An Analysis of the Concept and Process of Communication by Adler and Elmhorst

Webster's Dictionary defines a process as a continuous series of changes taking place in a definite manner (Websters, 1997, p. 530). So is communication comprised of a series of changes or events that collectively capture the true meaning of the message we want to convey. It truly is a wonder that we are able to get our message across at all sometimes, given all of the opportunities for miscommunication that abound in the course of exchange of information.

The process of communication on its face appears to be simple, but it is actually quite complicated.

Adler and Elmhorst state that the process begins with a sender [or encoder], the person who transmits a message (p. 5). The senders message is intended to elicit a response from a receiver, or the person who is supposed to receive the message. However, messages can convey information that is both deliberate and unintentional; for example, a manager may be abrupt while giving a subordinate feedback because he is late for a meeting, and consequently the managers feedback is construed as negative.

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Thus, it is incumbent upon the sender to develop a sense of awareness with regard to what is said and how it is presented. The sender has a responsibility to choose certain words or nonverbal methods to send an intentional message because the wordsa communicator chooses to deliver a message can make a tremendous difference in how that message is received (p. 6).

The person receiving the message (the decoder) attaches meaning not only to the words that the message conveys, but also to the nonverbal cues that may or may not be intentional; as a result, there is no guarantee that [the message] will be understood as the sender intended it to be (p.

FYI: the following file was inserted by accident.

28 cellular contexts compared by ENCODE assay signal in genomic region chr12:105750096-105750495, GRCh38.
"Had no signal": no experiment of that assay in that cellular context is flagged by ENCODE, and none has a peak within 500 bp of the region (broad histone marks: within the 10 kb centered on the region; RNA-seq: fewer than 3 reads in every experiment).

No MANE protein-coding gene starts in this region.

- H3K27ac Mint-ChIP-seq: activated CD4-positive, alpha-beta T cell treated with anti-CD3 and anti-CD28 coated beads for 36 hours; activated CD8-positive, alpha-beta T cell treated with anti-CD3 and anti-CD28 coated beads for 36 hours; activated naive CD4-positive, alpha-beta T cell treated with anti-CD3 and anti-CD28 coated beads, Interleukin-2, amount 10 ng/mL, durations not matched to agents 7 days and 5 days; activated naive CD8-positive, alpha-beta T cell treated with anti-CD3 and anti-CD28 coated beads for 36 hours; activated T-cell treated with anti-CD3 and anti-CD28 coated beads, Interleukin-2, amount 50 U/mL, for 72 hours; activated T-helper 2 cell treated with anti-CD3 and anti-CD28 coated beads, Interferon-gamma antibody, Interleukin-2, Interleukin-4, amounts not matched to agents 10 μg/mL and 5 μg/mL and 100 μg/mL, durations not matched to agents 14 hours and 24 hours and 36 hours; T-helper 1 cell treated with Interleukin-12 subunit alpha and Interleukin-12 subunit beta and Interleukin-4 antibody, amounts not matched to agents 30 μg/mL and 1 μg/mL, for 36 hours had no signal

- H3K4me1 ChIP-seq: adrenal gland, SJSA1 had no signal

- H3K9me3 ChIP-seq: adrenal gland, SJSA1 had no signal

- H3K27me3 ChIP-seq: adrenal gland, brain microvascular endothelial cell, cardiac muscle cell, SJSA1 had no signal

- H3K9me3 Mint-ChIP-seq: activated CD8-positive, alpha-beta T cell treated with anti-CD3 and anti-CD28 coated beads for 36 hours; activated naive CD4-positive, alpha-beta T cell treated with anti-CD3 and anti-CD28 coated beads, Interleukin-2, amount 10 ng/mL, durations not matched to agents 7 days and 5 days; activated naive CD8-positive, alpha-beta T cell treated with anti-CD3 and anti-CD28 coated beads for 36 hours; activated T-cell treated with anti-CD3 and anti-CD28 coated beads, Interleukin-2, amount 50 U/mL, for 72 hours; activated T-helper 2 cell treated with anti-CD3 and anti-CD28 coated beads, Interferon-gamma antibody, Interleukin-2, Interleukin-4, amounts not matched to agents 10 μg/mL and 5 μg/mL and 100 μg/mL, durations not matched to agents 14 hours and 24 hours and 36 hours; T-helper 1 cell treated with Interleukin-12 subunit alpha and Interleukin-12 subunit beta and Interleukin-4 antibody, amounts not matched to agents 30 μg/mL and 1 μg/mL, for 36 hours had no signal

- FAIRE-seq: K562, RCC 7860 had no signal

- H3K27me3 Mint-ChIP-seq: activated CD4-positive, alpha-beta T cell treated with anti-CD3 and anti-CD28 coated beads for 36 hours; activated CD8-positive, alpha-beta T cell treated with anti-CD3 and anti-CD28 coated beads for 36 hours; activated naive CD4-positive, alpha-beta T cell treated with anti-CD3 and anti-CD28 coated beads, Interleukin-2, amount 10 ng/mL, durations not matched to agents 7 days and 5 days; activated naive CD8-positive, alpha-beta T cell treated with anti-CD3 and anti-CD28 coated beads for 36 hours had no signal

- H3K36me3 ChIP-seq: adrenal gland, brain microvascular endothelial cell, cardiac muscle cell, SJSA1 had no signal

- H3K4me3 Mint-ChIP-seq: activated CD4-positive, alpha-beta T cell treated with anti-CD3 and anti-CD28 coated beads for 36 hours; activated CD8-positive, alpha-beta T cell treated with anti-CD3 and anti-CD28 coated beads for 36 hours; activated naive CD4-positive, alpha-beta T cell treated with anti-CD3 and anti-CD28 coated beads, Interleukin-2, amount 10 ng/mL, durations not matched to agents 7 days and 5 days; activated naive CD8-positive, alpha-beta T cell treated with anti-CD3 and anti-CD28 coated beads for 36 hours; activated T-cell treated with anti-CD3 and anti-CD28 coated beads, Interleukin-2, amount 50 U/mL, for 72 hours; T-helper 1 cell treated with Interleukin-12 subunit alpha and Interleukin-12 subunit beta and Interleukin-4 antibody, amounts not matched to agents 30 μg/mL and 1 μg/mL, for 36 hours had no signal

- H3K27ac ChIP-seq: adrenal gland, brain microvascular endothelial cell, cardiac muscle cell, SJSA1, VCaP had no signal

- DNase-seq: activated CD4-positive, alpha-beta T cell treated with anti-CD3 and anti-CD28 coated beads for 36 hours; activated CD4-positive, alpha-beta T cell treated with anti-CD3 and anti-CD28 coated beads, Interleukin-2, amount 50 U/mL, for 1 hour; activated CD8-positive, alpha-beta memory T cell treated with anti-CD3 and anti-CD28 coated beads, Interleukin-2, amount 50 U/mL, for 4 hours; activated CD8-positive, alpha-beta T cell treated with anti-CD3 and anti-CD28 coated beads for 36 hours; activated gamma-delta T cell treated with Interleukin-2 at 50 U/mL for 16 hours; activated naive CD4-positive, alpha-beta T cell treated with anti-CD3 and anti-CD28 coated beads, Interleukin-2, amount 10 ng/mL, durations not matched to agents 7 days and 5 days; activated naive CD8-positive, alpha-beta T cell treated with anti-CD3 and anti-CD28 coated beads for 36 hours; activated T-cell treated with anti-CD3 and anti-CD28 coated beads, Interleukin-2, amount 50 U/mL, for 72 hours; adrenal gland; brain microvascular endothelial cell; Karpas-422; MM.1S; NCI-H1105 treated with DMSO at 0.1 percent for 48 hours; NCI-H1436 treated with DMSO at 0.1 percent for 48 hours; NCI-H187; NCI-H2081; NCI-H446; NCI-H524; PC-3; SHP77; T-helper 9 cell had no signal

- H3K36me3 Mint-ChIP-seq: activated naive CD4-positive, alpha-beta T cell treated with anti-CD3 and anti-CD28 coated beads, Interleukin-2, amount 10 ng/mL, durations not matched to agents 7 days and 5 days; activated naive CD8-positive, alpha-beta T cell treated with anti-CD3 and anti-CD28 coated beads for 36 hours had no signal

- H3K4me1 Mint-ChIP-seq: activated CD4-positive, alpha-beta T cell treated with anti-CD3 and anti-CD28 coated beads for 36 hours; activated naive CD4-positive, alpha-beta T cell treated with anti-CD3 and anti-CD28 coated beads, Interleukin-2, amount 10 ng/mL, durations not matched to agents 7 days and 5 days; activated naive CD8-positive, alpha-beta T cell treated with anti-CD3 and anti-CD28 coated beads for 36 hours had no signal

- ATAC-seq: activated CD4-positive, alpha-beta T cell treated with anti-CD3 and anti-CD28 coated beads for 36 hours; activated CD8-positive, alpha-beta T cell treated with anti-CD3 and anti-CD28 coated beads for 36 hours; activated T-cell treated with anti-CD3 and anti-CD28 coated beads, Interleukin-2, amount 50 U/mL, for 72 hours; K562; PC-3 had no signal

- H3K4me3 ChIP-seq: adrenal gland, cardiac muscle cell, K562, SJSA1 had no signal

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6). The decoders response, or feedback, to the sender is based on the decoders interpretation of the senders message, whether deliberate, unintentional or otherwise.

One interesting characteristic of the communication process is that communication is irreversible. We constantly define ourselves by our words and our actions, especially those actions that are unintentional. As such, we have a responsibility to develop a level of communication that is consistent and conveys a true snapshot of our character. People often forgive, but they do not forget. Our words and our actions become engraved in the minds of others, and oftentimes we are unable to erase an erroneous perception that others may have of us because we may not have taken the time to weigh the long-term effect of an ill-chosen word or action.